The Camelon urn ultimately represents an incredible piece of the puzzle that is Ancient Falkirk. While there is significant material culture relating to burial rituals and funerary rights in mainland Europe, very few Roman burials have been documented within Scotland (Collard and Hunter 525). While Roman tombstones have been found along the Antonine Wall, most notably at Shirva (“Key Artefacts” Antonine wall), little evidence exists of the culture surrounding death and burial in Roman Scotland. Congruent with Roman law, it was forbidden to bury the dead within Roman settlements, and as such cemeteries were oftentimes located at a distance from the fort (Breeze 81). And, until recently, the archaeological focus within Scotland has focused primarily on excavating the forts themselves, rather than the surrounding areas (“Bodyguards, corpses, and cults”).
With little to go on – the precise location in which the urn was found, and the lack of other surviving contextual artefacts – scholars have struggled to date the Camelon urn thus far. While it is clear now that the urn dates to a time in which the Romans occupied the fort at Camelon, there were two separate and distinct periods in which the fort was occupied – the Flavian phase (circa 79-86 AD) and the Antonine phase (circa 140 – 158 AD) (Hunter 240-241).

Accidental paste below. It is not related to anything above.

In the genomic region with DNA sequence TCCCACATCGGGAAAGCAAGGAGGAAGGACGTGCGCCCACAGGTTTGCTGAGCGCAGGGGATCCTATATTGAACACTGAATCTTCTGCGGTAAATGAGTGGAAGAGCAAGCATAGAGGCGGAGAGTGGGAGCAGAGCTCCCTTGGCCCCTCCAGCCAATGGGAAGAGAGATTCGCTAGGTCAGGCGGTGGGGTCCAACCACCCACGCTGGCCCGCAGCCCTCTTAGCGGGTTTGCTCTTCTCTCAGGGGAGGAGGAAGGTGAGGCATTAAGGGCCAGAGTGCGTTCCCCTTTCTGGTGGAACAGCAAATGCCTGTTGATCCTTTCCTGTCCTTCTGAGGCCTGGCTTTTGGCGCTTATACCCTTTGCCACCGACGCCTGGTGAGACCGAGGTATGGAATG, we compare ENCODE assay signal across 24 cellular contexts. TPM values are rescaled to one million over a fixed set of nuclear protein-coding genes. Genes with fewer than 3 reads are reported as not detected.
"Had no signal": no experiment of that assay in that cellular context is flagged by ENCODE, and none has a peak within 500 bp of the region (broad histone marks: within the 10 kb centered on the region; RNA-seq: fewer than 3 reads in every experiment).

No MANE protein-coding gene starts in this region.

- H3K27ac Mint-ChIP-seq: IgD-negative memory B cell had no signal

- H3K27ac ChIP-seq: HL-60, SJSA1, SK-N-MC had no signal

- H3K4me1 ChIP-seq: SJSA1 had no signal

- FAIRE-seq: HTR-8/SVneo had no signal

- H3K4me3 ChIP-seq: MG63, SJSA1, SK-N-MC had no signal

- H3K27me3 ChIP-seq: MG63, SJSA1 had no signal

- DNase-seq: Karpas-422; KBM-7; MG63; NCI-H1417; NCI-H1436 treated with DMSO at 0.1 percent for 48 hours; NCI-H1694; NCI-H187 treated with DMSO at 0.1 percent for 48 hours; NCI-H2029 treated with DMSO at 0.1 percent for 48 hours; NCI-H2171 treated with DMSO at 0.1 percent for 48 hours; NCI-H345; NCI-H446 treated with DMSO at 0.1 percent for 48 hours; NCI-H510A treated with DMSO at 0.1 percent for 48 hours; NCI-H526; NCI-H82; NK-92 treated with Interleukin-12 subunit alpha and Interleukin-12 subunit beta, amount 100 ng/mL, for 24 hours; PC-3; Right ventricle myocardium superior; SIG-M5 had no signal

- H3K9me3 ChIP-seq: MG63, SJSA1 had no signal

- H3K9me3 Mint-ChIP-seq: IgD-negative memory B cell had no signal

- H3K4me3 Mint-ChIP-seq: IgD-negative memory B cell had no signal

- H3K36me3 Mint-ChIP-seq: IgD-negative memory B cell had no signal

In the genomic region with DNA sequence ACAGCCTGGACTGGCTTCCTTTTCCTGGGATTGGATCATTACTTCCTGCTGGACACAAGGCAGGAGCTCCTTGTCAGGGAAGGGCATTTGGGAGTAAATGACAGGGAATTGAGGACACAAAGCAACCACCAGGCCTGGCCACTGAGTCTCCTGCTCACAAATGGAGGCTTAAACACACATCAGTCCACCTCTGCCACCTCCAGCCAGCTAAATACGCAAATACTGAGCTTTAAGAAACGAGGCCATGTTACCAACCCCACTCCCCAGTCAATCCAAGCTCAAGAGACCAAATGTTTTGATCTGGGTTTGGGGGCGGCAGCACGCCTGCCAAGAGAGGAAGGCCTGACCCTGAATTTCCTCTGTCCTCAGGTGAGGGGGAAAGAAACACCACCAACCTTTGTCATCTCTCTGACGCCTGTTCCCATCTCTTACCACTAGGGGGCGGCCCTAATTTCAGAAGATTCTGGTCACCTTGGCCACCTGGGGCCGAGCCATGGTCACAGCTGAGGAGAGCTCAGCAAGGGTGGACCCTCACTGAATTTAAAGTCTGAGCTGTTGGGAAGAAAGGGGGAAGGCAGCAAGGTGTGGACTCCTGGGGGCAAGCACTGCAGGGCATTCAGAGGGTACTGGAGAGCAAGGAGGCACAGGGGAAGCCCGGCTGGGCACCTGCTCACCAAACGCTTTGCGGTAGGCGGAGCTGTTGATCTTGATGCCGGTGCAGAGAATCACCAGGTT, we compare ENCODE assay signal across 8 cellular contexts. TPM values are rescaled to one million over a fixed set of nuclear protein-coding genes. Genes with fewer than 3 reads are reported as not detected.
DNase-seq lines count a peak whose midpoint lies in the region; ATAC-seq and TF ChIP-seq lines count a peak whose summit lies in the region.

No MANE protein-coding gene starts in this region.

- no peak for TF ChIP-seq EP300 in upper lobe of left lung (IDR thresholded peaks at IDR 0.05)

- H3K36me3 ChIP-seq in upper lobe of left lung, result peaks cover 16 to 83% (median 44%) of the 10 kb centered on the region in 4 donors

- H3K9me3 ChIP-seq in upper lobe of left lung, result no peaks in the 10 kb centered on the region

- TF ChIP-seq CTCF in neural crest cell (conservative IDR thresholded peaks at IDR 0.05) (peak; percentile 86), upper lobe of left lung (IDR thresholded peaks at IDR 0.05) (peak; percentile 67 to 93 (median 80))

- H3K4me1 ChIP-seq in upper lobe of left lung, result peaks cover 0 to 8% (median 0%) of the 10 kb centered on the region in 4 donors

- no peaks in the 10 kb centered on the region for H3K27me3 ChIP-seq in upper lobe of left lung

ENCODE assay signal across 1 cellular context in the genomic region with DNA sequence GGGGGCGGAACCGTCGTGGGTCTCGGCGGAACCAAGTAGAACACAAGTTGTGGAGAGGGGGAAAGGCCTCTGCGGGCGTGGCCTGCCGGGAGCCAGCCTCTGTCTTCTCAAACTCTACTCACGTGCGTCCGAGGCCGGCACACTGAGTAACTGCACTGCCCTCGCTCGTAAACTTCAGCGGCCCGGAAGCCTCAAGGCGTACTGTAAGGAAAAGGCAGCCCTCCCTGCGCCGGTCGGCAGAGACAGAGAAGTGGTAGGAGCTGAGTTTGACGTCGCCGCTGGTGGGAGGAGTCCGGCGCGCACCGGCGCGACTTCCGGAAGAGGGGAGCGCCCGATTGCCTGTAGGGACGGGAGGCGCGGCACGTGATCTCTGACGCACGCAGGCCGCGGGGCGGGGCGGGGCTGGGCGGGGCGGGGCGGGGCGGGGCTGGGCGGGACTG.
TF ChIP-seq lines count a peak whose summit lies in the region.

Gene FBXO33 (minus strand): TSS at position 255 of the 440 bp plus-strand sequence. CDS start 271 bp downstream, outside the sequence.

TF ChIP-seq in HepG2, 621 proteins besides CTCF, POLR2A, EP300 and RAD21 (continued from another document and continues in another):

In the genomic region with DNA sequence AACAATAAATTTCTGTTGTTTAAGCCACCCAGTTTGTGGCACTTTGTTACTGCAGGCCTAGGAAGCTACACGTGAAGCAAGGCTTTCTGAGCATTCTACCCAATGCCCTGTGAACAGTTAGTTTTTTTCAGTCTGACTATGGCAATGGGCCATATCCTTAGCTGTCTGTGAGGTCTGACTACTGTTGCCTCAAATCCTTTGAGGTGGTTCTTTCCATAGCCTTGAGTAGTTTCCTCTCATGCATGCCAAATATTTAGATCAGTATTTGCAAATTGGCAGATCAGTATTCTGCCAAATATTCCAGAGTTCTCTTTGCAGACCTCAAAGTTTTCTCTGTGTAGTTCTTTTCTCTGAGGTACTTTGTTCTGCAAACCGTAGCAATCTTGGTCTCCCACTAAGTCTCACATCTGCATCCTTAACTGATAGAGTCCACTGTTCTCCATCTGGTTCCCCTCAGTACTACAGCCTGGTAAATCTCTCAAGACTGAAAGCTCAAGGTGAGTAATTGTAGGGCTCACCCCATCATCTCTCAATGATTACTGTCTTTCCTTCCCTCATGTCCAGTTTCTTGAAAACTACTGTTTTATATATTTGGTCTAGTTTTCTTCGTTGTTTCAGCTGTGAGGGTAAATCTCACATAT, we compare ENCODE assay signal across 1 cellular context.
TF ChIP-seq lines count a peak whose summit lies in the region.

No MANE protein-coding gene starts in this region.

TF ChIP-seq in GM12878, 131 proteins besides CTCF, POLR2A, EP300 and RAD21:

The rediscovery of this artefact ultimately invites more questions than answers, it would seem. Based on the historical records of the urn’s initial discovery, it is clear that there were not only additional pieces of the urn, but also that it was found to have held calcined remains. The questions, then, are – where are they? Were they simply discarded in favour of elements thought to hold more value? Were they taken as a “souvenir” of a time long gone? Did they stumble into the personal collection of a local history buff?
Finally, and perhaps more broadly, with the notion that this precious piece of history had, until only recently, sat untouched within a museum collection for over a century, one is also tempted to ask – just how many other treasures are out there, hidden in collections across Scotland, awaiting a fresh set of eyes to realize their significance?
Perhaps, in time, our questions will be answered.
By Paige Foley, Hidden Heritage Online: Ancient Falkirk volunteer and Great Place Digital Heritage Placement.